What's that? Is that where you work way up north in the Arctic on a drilling rig, drilling for oil.
Well, that could be a possible definition.
But these days remote work means not going into the office to do your work.
It means staying at home or optionally going to a place of your choosing and doing your work there.
Remote work sort of started to take off when the Coronavirus epidemic or pandemic hit and lots of people didn't want to go to the companies and meet lots of other people where they might get sick.
So it would help stop the disease.
They were working from home and this created problems at the beginning.
But as people got used to it, they realized they liked it.
They didn't have to go to work.
That meant they could save that commute time and use it in private or personal ways if they want.
Now, it didn't always work out that way.
Some people just worked longer hours.
They took the commute time and ended up using it for working.
That's a problem.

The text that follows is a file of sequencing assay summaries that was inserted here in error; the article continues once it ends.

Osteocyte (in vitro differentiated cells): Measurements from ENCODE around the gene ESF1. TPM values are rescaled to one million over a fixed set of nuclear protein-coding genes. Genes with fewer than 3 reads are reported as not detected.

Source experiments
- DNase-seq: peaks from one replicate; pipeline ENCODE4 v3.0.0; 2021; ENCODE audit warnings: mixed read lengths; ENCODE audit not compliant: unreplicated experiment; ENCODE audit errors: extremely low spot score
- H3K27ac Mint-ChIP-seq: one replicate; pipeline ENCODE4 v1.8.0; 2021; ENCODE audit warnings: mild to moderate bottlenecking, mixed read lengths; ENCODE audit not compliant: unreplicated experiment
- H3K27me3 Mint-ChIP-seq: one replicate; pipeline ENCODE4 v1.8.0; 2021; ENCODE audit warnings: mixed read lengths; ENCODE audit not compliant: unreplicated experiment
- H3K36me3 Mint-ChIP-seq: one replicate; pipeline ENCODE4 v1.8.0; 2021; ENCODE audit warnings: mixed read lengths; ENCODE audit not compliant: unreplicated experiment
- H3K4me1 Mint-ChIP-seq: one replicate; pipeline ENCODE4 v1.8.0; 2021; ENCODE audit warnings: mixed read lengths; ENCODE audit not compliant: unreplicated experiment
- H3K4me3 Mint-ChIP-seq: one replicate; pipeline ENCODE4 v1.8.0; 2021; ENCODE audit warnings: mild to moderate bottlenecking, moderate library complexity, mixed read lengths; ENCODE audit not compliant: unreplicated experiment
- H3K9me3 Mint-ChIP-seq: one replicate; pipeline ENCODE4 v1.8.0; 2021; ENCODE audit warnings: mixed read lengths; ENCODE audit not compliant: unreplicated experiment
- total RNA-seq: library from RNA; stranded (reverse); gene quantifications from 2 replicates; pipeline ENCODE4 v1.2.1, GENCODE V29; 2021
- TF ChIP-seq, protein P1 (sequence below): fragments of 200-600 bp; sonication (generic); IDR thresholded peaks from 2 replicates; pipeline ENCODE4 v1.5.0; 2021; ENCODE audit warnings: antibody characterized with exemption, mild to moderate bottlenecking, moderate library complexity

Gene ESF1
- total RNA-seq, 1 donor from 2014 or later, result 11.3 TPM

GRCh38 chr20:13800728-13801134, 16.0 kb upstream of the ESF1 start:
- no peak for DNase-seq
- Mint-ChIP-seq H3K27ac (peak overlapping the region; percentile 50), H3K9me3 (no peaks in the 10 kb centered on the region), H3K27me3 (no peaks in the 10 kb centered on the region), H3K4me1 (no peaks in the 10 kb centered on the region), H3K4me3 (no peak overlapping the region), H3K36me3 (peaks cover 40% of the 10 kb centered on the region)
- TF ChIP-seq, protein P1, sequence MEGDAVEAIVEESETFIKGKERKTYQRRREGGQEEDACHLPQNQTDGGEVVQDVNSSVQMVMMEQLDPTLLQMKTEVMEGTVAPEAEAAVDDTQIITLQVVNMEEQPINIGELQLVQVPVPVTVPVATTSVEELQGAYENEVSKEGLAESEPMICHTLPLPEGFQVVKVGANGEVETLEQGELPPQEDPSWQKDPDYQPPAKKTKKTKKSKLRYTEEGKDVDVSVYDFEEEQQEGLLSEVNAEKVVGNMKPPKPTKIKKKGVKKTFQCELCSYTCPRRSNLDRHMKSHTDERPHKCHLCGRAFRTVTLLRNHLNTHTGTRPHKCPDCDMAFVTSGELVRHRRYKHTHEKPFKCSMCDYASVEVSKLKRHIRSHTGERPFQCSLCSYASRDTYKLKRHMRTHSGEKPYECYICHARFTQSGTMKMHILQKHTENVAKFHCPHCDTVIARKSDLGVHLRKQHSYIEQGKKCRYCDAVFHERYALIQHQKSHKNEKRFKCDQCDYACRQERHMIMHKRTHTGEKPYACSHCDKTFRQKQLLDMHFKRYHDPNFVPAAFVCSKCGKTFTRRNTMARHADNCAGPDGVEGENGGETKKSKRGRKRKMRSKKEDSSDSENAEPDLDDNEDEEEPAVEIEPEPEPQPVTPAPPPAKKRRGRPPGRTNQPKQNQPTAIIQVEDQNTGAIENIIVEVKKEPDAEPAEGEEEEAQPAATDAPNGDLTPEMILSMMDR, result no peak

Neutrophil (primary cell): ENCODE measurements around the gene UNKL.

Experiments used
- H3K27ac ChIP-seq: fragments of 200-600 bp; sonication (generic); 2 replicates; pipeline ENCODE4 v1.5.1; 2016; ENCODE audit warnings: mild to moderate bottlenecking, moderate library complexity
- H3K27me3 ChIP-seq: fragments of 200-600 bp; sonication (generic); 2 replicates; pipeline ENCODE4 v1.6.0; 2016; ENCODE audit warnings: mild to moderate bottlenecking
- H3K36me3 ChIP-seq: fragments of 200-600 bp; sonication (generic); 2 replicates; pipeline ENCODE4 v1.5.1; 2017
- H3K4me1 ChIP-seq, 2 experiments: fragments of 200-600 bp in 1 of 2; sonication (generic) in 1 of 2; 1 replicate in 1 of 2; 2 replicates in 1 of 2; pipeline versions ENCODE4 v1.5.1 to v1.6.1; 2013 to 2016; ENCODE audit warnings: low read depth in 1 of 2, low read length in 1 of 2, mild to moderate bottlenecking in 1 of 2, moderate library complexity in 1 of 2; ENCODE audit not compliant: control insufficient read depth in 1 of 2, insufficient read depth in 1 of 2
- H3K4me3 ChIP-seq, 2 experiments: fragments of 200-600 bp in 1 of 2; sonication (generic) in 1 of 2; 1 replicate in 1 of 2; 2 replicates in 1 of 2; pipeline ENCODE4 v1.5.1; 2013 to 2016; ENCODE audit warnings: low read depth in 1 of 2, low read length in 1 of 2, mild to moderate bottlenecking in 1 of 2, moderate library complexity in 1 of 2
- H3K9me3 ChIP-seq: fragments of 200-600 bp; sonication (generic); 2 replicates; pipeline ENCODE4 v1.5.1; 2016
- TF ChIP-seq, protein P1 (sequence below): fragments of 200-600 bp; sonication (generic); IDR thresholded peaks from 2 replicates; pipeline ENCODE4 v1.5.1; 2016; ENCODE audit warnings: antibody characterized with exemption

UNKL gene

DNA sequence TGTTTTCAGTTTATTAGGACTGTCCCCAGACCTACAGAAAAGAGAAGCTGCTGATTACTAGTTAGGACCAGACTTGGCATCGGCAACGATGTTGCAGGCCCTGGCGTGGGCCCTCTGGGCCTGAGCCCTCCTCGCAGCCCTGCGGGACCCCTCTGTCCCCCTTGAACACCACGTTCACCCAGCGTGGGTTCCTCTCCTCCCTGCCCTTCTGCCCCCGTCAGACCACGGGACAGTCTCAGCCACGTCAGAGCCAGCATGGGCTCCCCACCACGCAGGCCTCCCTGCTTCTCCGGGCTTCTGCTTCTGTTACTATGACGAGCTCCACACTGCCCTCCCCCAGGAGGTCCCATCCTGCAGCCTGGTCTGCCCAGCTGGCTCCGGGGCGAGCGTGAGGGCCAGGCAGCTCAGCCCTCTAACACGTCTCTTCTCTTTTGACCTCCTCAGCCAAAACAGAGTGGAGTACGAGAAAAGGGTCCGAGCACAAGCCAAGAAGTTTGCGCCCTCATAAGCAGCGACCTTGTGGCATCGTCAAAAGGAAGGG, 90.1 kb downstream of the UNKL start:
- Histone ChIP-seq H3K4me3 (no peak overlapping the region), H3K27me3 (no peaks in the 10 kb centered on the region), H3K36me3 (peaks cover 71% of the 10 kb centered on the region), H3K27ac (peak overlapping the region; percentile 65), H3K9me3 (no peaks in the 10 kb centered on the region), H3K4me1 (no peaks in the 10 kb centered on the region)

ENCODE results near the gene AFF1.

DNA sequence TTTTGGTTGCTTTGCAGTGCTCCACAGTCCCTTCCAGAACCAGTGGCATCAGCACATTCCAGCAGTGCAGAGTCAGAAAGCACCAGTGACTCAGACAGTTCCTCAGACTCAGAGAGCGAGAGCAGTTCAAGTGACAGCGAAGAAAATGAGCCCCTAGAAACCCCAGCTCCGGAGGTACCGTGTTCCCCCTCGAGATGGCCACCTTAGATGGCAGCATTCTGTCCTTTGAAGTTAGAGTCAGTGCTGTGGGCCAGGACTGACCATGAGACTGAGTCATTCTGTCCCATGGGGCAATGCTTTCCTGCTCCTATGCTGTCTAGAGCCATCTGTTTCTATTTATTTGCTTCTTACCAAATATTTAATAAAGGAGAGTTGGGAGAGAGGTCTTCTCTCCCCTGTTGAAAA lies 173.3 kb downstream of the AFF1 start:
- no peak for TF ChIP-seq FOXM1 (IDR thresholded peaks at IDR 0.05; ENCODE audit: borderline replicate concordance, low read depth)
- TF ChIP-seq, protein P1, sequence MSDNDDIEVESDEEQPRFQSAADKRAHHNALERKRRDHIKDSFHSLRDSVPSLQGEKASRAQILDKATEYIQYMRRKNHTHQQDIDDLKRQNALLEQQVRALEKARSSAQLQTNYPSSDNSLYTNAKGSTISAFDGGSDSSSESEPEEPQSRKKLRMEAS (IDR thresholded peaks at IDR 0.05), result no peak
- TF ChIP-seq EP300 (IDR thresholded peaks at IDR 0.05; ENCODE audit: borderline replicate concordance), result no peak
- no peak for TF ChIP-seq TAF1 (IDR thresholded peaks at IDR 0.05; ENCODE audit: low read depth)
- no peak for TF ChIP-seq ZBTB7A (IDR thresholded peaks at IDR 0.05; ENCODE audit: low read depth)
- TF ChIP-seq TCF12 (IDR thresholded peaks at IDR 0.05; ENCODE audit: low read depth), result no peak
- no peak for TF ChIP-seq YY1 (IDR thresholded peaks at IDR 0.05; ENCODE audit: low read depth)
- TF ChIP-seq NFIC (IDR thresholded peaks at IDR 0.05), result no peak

Other people found that they could work at home, but they didn't like working in isolation.
They wanted to meet other people, face to face, talk to them and exchange ideas.
And then there was sort of screen time and too much, too much time on Zoom meetings.
Now, I didn't do any remote work during that period.
So I don't have firsthand experience, but I was told that some people got sick and tired of using Zoom to always meet other people.
And Zoom is limiting when you meet people through uh some kind of internet video meeting service.
There's a limit to how much you can understand.
If you can see the whole person in person.
Communication is more complete.
Then at any rate, still people like remote work.
And I have some students who are either they themselves do remote work or people in their family do and they really enjoy it.
Remote work has some good benefits, but it also has significant drawbacks depending on who you are and what your situation is.